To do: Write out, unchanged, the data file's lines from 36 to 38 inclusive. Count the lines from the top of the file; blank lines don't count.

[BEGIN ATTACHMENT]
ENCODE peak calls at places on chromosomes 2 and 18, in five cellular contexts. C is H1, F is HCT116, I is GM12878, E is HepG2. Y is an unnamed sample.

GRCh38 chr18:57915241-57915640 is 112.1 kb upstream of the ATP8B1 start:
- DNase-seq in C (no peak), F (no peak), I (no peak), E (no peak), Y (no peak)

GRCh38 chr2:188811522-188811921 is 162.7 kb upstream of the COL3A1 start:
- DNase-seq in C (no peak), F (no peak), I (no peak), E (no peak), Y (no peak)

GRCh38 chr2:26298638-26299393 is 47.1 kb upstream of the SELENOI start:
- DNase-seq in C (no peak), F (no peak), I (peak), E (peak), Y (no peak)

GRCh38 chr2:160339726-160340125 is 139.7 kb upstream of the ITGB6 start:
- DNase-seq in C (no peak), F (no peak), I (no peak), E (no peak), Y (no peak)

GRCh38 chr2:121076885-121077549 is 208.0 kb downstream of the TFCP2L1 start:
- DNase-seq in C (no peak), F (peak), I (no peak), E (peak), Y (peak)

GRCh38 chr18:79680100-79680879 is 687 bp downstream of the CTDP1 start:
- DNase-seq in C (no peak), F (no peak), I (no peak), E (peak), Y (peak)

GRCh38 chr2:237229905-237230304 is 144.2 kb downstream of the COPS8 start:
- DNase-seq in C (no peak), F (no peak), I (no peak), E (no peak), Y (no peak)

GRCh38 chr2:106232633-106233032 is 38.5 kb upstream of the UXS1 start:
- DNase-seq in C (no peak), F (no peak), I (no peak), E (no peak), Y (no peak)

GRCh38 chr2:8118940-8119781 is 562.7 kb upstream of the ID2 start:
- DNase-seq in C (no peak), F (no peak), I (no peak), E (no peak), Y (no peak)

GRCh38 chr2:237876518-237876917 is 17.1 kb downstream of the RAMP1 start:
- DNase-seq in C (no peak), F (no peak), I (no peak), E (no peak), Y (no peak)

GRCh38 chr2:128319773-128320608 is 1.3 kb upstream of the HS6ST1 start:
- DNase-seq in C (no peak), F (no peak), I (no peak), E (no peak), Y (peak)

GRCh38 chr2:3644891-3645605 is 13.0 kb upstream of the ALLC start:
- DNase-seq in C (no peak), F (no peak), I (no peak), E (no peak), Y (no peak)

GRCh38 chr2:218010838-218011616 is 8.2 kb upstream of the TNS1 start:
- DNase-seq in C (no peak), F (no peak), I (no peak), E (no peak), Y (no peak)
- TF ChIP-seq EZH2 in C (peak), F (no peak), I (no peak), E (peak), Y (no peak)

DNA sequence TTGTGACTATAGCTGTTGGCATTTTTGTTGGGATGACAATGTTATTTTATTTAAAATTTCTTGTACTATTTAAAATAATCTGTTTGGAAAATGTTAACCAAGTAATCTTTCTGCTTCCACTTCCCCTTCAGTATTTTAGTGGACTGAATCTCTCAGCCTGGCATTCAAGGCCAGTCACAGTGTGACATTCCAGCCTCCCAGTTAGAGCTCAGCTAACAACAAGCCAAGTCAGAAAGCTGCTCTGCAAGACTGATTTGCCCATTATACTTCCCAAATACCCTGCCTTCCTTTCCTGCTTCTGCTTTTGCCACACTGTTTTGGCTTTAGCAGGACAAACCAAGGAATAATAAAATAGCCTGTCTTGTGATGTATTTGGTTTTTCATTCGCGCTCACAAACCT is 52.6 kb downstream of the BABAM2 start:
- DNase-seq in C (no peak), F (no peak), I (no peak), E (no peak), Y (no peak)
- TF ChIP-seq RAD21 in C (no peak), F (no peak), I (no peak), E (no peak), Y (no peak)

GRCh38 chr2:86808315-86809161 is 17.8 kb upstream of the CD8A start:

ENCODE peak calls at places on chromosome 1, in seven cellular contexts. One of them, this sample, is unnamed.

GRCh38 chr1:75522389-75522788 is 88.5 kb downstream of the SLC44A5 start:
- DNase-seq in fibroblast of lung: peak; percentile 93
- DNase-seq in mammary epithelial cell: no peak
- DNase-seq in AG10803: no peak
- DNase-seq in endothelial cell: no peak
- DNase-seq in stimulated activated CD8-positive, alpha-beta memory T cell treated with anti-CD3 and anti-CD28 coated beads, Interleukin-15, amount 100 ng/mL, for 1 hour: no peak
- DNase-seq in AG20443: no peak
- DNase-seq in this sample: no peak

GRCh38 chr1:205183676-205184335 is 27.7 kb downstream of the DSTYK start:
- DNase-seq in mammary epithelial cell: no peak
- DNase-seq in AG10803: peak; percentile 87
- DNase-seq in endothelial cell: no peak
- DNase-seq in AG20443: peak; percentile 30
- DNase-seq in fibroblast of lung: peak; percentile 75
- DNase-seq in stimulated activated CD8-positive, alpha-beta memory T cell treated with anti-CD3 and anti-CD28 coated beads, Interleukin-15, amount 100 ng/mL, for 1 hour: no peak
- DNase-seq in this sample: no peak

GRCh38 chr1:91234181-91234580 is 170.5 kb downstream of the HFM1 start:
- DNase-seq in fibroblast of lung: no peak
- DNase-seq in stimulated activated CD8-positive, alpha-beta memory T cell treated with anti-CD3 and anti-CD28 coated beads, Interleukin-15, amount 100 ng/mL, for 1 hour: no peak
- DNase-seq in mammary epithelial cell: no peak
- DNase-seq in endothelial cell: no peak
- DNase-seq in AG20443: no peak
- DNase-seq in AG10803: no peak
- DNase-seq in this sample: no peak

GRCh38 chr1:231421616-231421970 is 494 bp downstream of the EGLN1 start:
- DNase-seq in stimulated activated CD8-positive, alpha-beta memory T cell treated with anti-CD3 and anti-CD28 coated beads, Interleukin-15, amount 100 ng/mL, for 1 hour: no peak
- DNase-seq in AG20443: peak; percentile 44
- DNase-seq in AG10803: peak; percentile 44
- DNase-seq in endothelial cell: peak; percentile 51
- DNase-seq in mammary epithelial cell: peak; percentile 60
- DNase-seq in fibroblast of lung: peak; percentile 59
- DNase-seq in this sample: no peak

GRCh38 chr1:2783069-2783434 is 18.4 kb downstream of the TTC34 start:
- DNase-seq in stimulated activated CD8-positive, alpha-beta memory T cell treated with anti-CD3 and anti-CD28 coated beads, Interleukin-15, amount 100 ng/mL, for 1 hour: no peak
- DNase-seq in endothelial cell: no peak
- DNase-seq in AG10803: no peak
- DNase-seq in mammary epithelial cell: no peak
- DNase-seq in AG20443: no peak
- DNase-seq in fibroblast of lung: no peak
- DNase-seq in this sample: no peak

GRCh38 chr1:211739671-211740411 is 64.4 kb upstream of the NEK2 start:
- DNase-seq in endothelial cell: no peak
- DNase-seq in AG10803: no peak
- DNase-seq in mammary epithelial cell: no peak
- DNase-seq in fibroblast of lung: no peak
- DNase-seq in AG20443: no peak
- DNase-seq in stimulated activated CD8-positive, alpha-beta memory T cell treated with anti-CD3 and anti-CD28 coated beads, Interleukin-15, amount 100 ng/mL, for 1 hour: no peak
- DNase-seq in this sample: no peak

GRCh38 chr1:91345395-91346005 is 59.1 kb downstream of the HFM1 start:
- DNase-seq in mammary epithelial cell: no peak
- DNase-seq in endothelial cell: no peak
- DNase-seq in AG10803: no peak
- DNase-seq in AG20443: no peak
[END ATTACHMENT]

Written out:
- DNase-seq in mammary epithelial cell: no peak
- DNase-seq in AG10803: no peak
- DNase-seq in endothelial cell: no peak